Colts owner Jim Irsay: ‘There’s merit to remove’ Dan Snyder as owner of the Commanders

NEW YORK — Following an investigation and an inquiry by the House Oversight Committee over allegations of a toxic workplace at the Washington Commanders organization, Indianapolis Colts owner Jim Irsay said there is “merit” to remove Daniel Snyder as the owner of the team.

Irsay spoke Tuesday afternoon at the Conrad Downtown Hotel in lower Manhattan, where the NFL is holding its fall league meeting.

“I assume we’re going to get into more and more discussion on that,” Irsay said. “It’s a difficult situation. I believe that there’s merit to remove him as owner of the (Commanders). I think it’s something that we have to review. We have to look at all the evidence and we have to be thorough in going forward. But I think it’s something that has to be given serious consideration.”

His comments present the harshest rebuke any NFL owner has publicly made about Snyder and his standing in the league.

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The Commanders responded to Irsay on Tuesday evening in a statement from a team spokesperson, reiterating their stance that Snyder would not voluntarily sell the franchise.

“It is highly inappropriate, but not surprising, that Mr. Irsay opted to make statements publicly based on falsehoods in the media,” the statement said. “It is unfortunate that Mr. Irsay decided to go public with his statement today, while an investigation is in process, and the team has had no opportunity to formally respond to allegations. The Commanders have made remarkable progress over the past two years. We are confident that, when he has an opportunity to see the actual evidence in this case, Mr. Irsay will conclude that there is no reason for the Snyders to consider selling the franchise. And they won’t.”

Commanders team spokesman Sean DeBarbieri confirmed to USA TODAY Sports that Daniel Snyder was not representing the team at the fall meeting, as his wife, Commanders co-CEO Tanya Snyder and team president Jason Wright were in attendance.

The NFL has appointed Mary Jo White, the former chair of the Securities and Exchange Commission, to investigate claims of financial misconduct and allegations of sexual assault against Snyder, both of which he has denied.

“I believe in the workplace today, the standard that the shield stands for in the NFL, that you have to stand for that and protect that,” said Irsay, who was suspended in 2014 for violating the league’s personal conduct policy after a DWI.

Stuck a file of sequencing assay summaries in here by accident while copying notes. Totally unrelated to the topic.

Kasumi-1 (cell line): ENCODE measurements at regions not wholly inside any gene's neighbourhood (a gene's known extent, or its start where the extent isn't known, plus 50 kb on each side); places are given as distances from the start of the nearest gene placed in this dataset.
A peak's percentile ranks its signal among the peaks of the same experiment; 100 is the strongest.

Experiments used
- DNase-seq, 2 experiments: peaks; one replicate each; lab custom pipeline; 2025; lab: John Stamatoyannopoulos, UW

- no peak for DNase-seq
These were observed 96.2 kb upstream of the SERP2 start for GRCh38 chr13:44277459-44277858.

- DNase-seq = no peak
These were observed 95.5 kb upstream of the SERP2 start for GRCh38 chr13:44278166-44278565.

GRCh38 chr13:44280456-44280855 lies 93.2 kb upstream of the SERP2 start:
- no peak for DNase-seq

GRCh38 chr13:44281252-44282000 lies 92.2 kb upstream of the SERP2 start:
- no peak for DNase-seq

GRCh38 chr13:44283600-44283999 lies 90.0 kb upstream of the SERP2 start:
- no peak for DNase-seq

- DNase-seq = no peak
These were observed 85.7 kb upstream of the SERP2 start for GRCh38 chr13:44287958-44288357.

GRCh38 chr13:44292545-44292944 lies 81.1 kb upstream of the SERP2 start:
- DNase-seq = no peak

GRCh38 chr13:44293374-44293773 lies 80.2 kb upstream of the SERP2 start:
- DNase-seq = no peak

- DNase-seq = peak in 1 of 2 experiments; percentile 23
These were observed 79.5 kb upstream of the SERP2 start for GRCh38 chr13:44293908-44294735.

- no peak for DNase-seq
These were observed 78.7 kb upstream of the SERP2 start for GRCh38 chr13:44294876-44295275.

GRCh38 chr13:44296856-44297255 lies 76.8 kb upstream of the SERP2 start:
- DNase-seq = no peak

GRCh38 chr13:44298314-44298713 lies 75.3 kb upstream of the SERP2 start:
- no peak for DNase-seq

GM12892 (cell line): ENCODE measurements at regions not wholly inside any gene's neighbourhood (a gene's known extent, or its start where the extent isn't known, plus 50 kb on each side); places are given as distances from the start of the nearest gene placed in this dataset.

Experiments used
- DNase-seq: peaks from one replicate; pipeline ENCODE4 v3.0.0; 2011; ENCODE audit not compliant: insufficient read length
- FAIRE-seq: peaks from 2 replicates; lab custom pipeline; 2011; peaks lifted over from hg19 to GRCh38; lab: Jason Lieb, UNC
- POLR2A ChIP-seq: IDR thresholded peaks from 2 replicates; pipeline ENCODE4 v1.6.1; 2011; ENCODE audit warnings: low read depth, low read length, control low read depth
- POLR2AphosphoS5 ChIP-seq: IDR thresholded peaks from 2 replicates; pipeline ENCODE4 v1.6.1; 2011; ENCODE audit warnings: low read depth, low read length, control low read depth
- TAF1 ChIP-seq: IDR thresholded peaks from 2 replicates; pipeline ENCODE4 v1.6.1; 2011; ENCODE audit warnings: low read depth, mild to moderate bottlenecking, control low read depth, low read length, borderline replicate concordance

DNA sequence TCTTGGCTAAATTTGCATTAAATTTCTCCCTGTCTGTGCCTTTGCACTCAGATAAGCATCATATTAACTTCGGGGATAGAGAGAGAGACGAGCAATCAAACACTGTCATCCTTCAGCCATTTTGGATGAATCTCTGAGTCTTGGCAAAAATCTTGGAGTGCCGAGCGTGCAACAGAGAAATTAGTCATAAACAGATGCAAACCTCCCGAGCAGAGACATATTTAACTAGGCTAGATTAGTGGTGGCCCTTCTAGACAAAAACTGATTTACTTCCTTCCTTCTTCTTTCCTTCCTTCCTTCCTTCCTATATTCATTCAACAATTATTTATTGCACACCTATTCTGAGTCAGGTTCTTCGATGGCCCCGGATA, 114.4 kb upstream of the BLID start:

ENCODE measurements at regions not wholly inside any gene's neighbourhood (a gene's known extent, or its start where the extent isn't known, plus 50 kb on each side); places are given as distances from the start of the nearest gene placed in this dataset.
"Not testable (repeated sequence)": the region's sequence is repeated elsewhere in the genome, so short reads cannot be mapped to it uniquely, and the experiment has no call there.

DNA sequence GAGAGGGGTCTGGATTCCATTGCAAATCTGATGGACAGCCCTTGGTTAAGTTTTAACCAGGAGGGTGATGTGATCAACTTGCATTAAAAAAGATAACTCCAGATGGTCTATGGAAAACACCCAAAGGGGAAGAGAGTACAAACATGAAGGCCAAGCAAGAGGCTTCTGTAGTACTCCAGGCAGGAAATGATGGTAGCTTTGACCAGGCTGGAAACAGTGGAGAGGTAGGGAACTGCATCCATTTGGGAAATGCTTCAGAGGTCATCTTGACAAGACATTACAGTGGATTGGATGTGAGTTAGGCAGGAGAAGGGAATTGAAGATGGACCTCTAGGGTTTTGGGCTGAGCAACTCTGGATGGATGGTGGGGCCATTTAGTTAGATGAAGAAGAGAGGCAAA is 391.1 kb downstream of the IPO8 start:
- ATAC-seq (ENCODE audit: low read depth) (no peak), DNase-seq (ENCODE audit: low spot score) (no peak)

“I think that once owners talk amongst each other, they’ll arrive to the right decision. Unfortunately, I believe that’s the road we probably need to go down and we probably need to finish the investigation, but it’s gravely concerning to me the things that have occurred there over the last 20 years.”

A recent report from ESPN indicated that Snyder had collected dirt on fellow owners and league executives and would potentially publicly expose them if he faced the pressure of removal.

“I don’t know about that,” Irsay said when asked if he thought Snyder had damaging information on other owners. “I could care less. You can investigate me until the cows come home, that’s not going to back me off. Private investigators or any of that stuff, to me, I just shrug it off. It’s irrelevant to me. I don’t know about any of that stuff, I just focus on the issue of what’s happened in Washington, and to me, it’s gravely concerning.”

Snyder penned a letter dated Monday that was distributed to each NFL owner Tuesday. In it, he denied the contents of the ESPN story, but felt the need to particularly address the claim that he has dirt on other owners.

“That is patently false and intended to erode the trust and goodwill between owners that I take quite seriously,” Snyder wrote in the letter, which was obtained by USA TODAY Sports. “I have never hired any private investigator to look into any owner or the Commissioner. I have never instructed or authorized my lawyers to hire any private investigator on my behalf for any such purpose. And I never would.”

According to league policy, there would need to be 24 votes from the other owners to approve Snyder’s removal through a sale of the team.

When asked if he thought there was enough support to get to the 24 votes, Irsay said he thought “potentially there will be.” Irsay added that he has known Snyder over the years but that they’re not close.

Irsay’s comments came before an owners-only session Tuesday during which NFL commissioner Roger Goodell asked ownership to refrain from commenting until the conclusion of White’s investigation.

“I said it to the membership: ‘Speculation without facts is not a very positive thing to do,’” Goodell said later during a press conference to conclude the event. “I think everyone deserves to have the facts to make sure those decisions are made with facts and the membership will have that opportunity.”

Though Goodell said he preferred owners withhold making public comments on Snyder and the Commanders, he simply said “No” when asked if he was surprised or disappointed that Irsay did go public. 

The several team owners who passed by reporters as they were exiting the hotel declined to comment.

Dallas Cowboys owner Jerry Jones did repeat a phrase from an earlier radio interview on Tuesday and said: “This is a media issue more than it is an ownership issue.”

The White investigation is separate from the one concluded in July 2021 that looked into allegations that cheerleaders were secretly video taped in various stages of undress and other female employees were subjected to sexual advancements and lewd comments from team employees. That investigation was conducted by independent counsel Beth Wilkinson and resulted in a $10 million fine the NFL imposed on Washington.

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